Five key principles relate the task of preaching to the mission of the church and the missional character of worship: first, preaching is textual. Preaching is biblical and derived from careful and prayerful consideration of scriptural text(s). There are many appropriate times in the life of a congregation to offer pastoral opinion, but the sermon is reserved for God’s Word, thus, God’s opinion. Any substitutions for an inspired Word prepared by a textual preacher are inappropriate for the portion of the worship service called the sermon.
Missional preaching understands that biblical texts are interpreted in light of local considerations. Preachers are informed about the meaning of texts when they engage in conversation about them with people in the community and read them in light of their local pastoral ministry.
Preachers interested in discovering and proclaiming God’s mission for their congregations will submit to biblical texts and use the skills of language and exegesis to look carefully at what God is saying in them and doing through them today.
The second principle is that preaching is contextual. The sermon is designed for a particular time, place, and people and is about what God has to say and what God wants to do in a given moment within a community of faith. Thus, the preacher plays a particularly important role in missional communities, interpreting God’s vision and broadcasting it for the congregation to understand and embrace. Accordingly, missional preaching will contend with congregational, as well as local community issues and opportunities; regional, national, and global issues, whether religious, social, political, or related to weather and disasters; cultural issues, especially those that compete with the faithful life of discipleship; and the honest situations—the joys, concerns, desires, values, habits, sins, and laments—of listeners.
Missional preaching will also take into account the ethnic, economic, and educational makeup of the congregation, striving to speak in a style that meets the expectations for local public communication. As well, it will consider the temporary nature of a timely sermon—the most pertinent sermon in a given time and place will not always serve another setting or moment.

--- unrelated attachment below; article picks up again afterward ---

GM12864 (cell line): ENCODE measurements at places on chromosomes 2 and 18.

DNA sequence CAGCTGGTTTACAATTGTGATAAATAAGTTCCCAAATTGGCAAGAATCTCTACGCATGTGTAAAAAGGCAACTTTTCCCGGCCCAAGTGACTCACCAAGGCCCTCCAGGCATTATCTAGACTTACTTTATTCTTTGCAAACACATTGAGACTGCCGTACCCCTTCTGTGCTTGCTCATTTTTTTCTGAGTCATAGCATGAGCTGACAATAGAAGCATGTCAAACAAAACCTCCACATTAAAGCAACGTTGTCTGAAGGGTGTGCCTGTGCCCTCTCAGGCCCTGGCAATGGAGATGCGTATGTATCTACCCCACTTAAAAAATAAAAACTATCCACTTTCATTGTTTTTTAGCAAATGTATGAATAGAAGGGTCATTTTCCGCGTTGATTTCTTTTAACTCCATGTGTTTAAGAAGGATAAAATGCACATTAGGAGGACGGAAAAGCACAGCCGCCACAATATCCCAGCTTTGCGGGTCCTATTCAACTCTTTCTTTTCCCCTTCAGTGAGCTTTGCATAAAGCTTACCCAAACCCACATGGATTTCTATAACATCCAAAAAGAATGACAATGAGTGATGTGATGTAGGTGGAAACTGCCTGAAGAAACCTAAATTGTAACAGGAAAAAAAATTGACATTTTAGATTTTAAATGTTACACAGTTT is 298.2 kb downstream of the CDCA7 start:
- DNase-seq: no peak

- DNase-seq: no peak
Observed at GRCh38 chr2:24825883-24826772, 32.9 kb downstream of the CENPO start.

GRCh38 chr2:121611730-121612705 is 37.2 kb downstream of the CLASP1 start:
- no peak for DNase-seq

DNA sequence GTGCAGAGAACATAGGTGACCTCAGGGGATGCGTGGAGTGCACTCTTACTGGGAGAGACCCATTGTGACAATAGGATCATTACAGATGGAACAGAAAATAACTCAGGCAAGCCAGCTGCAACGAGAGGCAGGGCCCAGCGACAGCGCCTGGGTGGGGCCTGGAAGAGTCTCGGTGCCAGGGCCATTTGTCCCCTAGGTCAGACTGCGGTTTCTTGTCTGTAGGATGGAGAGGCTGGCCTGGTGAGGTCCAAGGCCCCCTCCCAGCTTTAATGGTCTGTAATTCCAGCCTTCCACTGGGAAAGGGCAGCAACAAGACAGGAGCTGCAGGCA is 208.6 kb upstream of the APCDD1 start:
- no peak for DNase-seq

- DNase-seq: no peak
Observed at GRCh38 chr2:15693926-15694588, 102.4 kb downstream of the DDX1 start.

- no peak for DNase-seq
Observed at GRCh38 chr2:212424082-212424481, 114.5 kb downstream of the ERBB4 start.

The third principle is that preaching is theological. Missional preaching will accurately express and teach orthodox Christian theology. The historic wisdom of the church is that there need to be many voices around the theological table, so while most Christians hold to a central orthodoxy within which we can claim to be united in our understanding of the faith, the distinctive aspects of theology that distinguish the denominations and traditions of the faith are to be honored and upheld by preachers. . . . In addition, among the first precepts of Christian faith is universal agreement regarding the good news of God’s grace. There is no clearer message within the history of the church, the history of missions, and the ministry of missional congregations than this: God desires to reconcile people through forgiveness of sins. It is an imperative that missional preaching proclaim some aspect of this good news in every sermon, and if it does not, it is not missional.
The fourth principle is that preaching speaks to the mind of the listener. For preaching to be effective, it must be clear. Let preachers write and rewrite, sifting for logic, cohesion, and unity. Congregations will always be blessed when a preacher presents a single, clear idea from Scripture. If there are to be more points of development, let them each be lucid and unambiguous. If the preacher follows an inductive method, let her always know the final goal toward which she is striving. For preachers who speak without notes or pulpit materials, let them rehearse aloud so as to make the sermon’s delivery fluid and accurate to their intended goals, free from digression and redundancy. Better than rote memorization is internalization of material so that it will be at the preacher’s command as it is spoken. The wise preacher will understand that there is a distinction to be made between teaching and preaching. There are many appropriate times within the life of a congregation for teaching (Bible study, denominational doctrine and polity classes, confirmation and new member classes, and parenting classes, for example). Let missionally minded preachers understand that their pulpit time is reserved for proclamation of God’s Word, mission, and promise.
Lastly, the fifth principle is that preaching speaks to the heart of the listener. Let preachers understand that the creation of interest in a sermon is both within their responsibility and their grasp. While speaking to the mind requires clear and unambiguous language, speaking to the heart involves lively delivery of carefully wrought, inherently interesting material. Learning to be an effective communicator of the gospel involves writing and rewriting, so as to strive for language that captures the imagination, fires the senses, and holds people’s interest; use of repetition for effect, metaphor, simile, and all other common figures of speech that are taught as effectual means of written communication; rehearsal of the sermon with an eye toward the use of gesture, pause, pacing, volume, tone, and the effect of one’s voice within the space; and the use of humor and irony, when they serve and do not dominate a message.
These principles of preaching can be found in Schmit’s book Sent and Gathered: A Worship Manual for the Missional Church (Baker Academic, 2009).
This article was published in Theology, News & Notes, Spring 2011, “Empowering Wise Preachers: For a Vigorous Church in a Volatile World.”